Page Six reported that the company was seeking “injunctive relief and to recover Libbie’s profits, actual damages, enhanced profits and damages, costs, and reasonable attorneys’ fees.” Hell hath no fury like a cannery scorned.
Based on the most recent court documents, Libbie’s lawyers withdrew themselves from the case due to “irreconcilable differences” (ouch) and her deadline to find new counsel has already passed. So I gave Mugrabi a ring to see where things stand.
As it turns out, she settled the case out of court and ultimately agreed to change the name of her business. “The name of the company was Libbie LLC, but I’ve renamed it to L’Scher, which is my first initial, with an apostrophe, and my maiden name, which means ‘very expensive’ in French,” she told me while boarding a plane to Los Angeles. Chic!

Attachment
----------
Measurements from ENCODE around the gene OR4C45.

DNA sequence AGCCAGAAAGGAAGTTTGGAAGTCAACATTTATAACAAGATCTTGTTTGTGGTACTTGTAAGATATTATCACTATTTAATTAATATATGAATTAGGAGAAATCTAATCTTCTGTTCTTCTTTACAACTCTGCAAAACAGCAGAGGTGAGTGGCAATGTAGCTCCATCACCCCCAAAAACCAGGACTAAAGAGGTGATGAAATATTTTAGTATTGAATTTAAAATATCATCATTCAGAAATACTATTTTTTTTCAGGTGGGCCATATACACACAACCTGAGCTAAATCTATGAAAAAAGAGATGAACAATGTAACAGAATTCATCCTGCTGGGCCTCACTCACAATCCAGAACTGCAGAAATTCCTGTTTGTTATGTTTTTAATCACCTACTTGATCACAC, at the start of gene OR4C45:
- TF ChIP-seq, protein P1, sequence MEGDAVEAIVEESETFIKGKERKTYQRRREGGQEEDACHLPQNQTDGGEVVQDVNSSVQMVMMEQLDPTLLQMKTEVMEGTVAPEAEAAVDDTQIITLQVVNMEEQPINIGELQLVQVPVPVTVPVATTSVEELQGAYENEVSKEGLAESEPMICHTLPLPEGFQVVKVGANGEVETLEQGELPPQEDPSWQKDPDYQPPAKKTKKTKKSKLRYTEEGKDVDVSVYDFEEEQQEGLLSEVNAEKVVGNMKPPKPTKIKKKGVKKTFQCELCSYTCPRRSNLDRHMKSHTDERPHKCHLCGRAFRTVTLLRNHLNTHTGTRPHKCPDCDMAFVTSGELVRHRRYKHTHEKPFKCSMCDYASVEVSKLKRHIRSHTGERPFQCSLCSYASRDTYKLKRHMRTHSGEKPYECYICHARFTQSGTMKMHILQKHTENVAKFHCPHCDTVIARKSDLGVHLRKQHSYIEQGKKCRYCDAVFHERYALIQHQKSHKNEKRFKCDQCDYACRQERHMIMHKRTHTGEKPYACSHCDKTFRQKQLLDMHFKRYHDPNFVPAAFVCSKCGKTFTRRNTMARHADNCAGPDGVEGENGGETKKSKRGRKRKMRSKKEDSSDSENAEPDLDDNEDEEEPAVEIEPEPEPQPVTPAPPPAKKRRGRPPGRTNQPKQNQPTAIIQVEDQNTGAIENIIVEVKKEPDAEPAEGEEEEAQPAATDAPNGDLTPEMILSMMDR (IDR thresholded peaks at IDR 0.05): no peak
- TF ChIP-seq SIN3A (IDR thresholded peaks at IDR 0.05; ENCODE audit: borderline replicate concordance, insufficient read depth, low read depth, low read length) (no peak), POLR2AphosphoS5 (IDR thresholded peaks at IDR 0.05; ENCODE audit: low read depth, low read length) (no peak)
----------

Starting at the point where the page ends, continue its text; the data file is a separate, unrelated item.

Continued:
She added that she is able to keep the name Libbielove in the U.K., and that her label’s website still needs to be updated with the new name. She also clarified that she has no plans to change her own name from Mugrabi back to her maiden name, “because of the children.”
While I had her on the horn, I checked in to see if there were any updates on her bid to re-open her divorce suit with David Mugrabi, which she filed around this time last summer. Libbie told me there were no new updates, bemoaning that “the court system in New York is very subpar.”
Libbie’s dissatisfaction with her previous divorce settlement stems from her split of the couple’s art collection, estimated to be worth around $5 billion in toto. Libbie was meant to receive works worth at least $16 million, including pieces by Andy Warhol and Jean-Michel Basquiat, but these reportedly arrived damaged. She also claimed that she signed the last divorce agreement “under duress” and that the final document was “substantially different” than the approved draft she had seen earlier, telling Wet Paint: “I was tricked into signing a different agreement during COVID lockdown. I never actually read it.”